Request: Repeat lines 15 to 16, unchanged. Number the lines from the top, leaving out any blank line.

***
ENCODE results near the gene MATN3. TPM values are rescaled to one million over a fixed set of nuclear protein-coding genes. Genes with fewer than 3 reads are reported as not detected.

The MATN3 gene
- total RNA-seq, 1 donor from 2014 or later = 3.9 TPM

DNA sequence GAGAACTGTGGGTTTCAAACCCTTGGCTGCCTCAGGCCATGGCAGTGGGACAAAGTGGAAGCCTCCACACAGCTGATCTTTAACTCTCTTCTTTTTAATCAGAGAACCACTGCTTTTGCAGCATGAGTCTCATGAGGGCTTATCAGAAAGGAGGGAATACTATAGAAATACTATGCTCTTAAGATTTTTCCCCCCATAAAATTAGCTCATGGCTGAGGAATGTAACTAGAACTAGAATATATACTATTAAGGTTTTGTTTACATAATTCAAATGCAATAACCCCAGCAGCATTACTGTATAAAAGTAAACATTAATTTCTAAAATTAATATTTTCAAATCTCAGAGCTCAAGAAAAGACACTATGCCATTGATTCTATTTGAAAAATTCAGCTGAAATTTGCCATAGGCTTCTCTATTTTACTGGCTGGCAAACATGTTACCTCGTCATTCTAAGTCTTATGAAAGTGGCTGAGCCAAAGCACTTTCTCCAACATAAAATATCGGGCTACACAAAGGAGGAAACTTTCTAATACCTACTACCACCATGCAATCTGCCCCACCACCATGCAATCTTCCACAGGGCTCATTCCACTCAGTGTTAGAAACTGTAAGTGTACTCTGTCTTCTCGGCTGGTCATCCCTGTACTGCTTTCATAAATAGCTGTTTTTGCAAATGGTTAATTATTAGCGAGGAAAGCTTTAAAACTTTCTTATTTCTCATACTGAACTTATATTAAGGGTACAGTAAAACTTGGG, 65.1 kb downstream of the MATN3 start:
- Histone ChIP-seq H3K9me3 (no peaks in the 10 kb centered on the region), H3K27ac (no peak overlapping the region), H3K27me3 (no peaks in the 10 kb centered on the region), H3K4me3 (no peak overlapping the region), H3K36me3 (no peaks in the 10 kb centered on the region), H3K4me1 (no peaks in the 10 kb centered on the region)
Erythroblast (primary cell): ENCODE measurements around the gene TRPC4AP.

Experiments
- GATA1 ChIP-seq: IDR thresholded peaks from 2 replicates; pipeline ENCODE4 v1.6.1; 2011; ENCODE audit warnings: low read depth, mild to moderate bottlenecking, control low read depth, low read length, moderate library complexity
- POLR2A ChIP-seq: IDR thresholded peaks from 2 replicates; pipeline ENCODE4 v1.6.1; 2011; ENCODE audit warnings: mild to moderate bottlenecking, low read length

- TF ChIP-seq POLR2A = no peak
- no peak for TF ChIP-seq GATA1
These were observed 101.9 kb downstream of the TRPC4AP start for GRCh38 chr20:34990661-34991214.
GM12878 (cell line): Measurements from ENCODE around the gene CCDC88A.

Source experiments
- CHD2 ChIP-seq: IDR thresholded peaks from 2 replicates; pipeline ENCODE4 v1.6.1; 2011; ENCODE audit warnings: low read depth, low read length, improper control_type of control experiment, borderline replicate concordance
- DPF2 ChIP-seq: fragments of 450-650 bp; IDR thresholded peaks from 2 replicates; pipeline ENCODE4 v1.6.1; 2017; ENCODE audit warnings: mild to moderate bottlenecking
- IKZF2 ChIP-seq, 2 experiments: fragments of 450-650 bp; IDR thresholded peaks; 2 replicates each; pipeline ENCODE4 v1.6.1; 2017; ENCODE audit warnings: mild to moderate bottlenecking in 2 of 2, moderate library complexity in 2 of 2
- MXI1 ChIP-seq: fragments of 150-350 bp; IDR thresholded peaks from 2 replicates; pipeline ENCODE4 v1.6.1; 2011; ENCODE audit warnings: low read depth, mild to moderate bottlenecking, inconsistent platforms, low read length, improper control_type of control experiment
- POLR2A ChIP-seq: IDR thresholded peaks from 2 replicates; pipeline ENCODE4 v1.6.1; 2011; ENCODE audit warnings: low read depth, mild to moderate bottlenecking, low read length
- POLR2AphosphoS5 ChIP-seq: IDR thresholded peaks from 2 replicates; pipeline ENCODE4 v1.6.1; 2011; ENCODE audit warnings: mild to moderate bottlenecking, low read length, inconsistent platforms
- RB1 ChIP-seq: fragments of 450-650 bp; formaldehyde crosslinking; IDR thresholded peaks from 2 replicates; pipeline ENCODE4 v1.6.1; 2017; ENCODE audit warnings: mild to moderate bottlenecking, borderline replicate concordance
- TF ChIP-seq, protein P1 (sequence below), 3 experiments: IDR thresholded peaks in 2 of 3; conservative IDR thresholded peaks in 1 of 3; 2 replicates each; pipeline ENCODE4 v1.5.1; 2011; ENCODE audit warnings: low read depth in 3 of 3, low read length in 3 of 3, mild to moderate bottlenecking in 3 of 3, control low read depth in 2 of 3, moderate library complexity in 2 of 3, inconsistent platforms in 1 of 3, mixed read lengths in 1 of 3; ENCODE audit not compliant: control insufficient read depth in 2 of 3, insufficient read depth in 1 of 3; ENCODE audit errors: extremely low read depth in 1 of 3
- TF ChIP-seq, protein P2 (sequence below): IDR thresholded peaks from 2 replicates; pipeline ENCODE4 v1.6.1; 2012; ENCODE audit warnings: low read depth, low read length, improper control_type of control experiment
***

- CHD2 ChIP-seq: IDR thresholded peaks from 2 replicates; pipeline ENCODE4 v1.6.1; 2011; ENCODE audit warnings: low read depth, low read length, improper control_type of control experiment, borderline replicate concordance
- DPF2 ChIP-seq: fragments of 450-650 bp; IDR thresholded peaks from 2 replicates; pipeline ENCODE4 v1.6.1; 2017; ENCODE audit warnings: mild to moderate bottlenecking